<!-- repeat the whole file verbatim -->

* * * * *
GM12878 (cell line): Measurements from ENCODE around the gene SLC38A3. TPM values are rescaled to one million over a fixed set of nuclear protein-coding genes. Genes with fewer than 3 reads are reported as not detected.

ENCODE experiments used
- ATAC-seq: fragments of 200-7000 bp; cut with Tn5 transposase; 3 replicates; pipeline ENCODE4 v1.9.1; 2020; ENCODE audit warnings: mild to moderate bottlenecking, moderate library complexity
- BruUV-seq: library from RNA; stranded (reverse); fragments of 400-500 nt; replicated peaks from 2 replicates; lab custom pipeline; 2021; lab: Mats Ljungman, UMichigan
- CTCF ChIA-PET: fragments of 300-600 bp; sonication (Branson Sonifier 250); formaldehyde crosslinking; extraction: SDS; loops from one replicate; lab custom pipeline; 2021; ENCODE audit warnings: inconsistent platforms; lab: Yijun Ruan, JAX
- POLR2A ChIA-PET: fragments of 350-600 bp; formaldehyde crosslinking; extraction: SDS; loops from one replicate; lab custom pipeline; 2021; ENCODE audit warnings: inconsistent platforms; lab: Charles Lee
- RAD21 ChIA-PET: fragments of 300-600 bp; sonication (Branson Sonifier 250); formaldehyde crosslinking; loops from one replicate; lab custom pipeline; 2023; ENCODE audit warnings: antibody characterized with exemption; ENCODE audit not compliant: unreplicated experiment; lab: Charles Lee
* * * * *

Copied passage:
GM12878 (cell line): Measurements from ENCODE around the gene SLC38A3. TPM values are rescaled to one million over a fixed set of nuclear protein-coding genes. Genes with fewer than 3 reads are reported as not detected.

ENCODE experiments used
- ATAC-seq: fragments of 200-7000 bp; cut with Tn5 transposase; 3 replicates; pipeline ENCODE4 v1.9.1; 2020; ENCODE audit warnings: mild to moderate bottlenecking, moderate library complexity
- BruUV-seq: library from RNA; stranded (reverse); fragments of 400-500 nt; replicated peaks from 2 replicates; lab custom pipeline; 2021; lab: Mats Ljungman, UMichigan
- CTCF ChIA-PET: fragments of 300-600 bp; sonication (Branson Sonifier 250); formaldehyde crosslinking; extraction: SDS; loops from one replicate; lab custom pipeline; 2021; ENCODE audit warnings: inconsistent platforms; lab: Yijun Ruan, JAX
- POLR2A ChIA-PET: fragments of 350-600 bp; formaldehyde crosslinking; extraction: SDS; loops from one replicate; lab custom pipeline; 2021; ENCODE audit warnings: inconsistent platforms; lab: Charles Lee
- RAD21 ChIA-PET: fragments of 300-600 bp; sonication (Branson Sonifier 250); formaldehyde crosslinking; loops from one replicate; lab custom pipeline; 2023; ENCODE audit warnings: antibody characterized with exemption; ENCODE audit not compliant: unreplicated experiment; lab: Charles Lee